SARANAC LAKE, N.Y. — The Adirondack North Country Association (ANCA) has announced the formation of the Center for Businesses in Transition to deal with what it calls a “looming” problem.
The center will help interested retiring business owners in preserving their businesses for future generations. People in the baby-boomer generation own more than 10,000 businesses throughout the Adirondack North Country region and they’ll be “looking to retire” over the next several years in what has been named the “silver tsunami,” ANCA said in a news release.
Without a transition plan in place, ANCA contends, many of these businesses are in “danger of closing, depriving their communities of employers as well as the vibrancy that helps our towns and villages thrive,” the organization added.
“We’re calling it a center,” Kate Fish, executive director of ANCA, said. “But it won’t be housed in one location. Our region is so large, our staff will be on the road, using technology and collaborating with other organizations to bring targeted assistance to communities across northern New York.”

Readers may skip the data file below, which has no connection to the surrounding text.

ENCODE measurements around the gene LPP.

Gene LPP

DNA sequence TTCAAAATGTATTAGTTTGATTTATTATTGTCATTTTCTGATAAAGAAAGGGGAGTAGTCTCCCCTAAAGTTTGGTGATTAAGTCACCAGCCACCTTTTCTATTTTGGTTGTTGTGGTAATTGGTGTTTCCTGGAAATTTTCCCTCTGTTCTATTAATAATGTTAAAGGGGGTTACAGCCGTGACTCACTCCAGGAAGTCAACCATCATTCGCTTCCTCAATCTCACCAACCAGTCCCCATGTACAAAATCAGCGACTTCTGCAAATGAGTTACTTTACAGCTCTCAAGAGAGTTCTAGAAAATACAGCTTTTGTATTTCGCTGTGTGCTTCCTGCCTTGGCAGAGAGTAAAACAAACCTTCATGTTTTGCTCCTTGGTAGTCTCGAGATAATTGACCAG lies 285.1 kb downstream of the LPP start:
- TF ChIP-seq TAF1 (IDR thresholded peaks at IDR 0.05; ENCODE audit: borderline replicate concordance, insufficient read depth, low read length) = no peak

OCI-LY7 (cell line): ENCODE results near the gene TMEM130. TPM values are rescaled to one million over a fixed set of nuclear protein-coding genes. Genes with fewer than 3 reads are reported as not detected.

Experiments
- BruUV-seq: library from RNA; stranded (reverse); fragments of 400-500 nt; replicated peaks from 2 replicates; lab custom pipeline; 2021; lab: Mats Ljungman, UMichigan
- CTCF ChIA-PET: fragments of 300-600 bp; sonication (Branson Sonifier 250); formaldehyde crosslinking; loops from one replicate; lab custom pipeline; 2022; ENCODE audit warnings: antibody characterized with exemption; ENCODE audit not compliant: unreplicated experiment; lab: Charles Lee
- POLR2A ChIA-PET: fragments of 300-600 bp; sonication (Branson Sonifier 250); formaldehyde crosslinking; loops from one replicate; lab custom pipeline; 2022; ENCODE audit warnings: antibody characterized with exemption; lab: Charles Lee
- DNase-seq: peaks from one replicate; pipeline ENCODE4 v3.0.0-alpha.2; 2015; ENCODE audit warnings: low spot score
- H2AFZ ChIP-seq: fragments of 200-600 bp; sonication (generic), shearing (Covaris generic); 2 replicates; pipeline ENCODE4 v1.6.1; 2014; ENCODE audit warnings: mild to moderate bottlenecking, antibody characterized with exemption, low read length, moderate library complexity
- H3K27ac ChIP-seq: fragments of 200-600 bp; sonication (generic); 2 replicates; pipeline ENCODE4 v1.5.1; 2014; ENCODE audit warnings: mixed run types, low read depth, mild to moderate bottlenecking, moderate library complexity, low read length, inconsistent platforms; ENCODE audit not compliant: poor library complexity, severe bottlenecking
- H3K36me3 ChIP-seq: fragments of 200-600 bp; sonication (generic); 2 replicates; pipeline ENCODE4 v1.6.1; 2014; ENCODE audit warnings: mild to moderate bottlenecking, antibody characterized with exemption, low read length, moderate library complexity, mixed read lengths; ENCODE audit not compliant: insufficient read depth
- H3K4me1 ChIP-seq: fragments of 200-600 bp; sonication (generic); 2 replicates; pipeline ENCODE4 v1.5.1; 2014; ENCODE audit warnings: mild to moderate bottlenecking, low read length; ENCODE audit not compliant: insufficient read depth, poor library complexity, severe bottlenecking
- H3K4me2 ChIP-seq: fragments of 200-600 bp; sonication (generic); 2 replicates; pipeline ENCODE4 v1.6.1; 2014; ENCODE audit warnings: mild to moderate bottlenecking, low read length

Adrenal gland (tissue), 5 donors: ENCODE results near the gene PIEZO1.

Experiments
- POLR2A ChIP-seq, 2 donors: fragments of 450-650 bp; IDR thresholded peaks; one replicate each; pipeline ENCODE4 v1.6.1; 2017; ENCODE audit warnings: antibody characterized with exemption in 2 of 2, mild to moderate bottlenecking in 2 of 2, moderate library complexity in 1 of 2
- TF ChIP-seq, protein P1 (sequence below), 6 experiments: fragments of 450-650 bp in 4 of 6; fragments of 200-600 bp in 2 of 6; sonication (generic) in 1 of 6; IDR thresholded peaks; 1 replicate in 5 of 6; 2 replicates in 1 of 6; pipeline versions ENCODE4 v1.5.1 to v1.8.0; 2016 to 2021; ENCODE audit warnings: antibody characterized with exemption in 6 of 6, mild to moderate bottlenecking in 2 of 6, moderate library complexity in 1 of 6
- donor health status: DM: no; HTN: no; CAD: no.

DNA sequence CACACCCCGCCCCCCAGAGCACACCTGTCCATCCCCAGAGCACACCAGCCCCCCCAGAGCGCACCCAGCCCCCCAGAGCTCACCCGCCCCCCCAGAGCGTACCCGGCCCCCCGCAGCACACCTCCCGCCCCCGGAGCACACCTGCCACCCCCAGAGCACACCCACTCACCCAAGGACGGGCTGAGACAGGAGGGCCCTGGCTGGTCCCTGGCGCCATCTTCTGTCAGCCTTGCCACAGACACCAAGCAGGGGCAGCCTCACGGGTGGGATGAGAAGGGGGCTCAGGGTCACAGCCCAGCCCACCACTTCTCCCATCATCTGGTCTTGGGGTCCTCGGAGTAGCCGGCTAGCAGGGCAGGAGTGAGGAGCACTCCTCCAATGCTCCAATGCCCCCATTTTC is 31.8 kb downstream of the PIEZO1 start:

ANCA is seeking funding to formally “open” the Center for Businesses in Transition later in 2018, Fish noted.
The organization is pursuing a combination of state and federal grants along with private and foundation funding, Jacob Vennie-Vollrath, regional advocacy coordinator, said in an email response to a BJNN inquiry.
ANCA is meeting with clients on this issue, but won’t be able to provide “significant outreach” until it secures additional funding, Vennie-Vollrath added in the email.
The center will address the loss of businesses by providing matchmaking services with potential buyers, access to planning tools, and connection with existing services.
The goal is to help owners sell their businesses on the open market, complete intergenerational family transitions, or convert to an employee-owned or cooperative model.
ANCA’s outreach with chambers of commerce and small-business development centers revealed that “open market” sales in rural areas are “often expected by retirees, but are far from a sure thing,” the organization said.
Many small businesses are unable to transfer ownership because new buyers often “fail to materialize in a timely manner,” Fish said. For this reason, having business owners start planning their transition anywhere from three to five years before they retire is a “key objective of this effort.”
ANCA is an independent nonprofit organization that “works to strengthen key sectors of the economy of Northern New York” while focusing on areas that include regional advocacy, local economies, and clean energy, according to its website.
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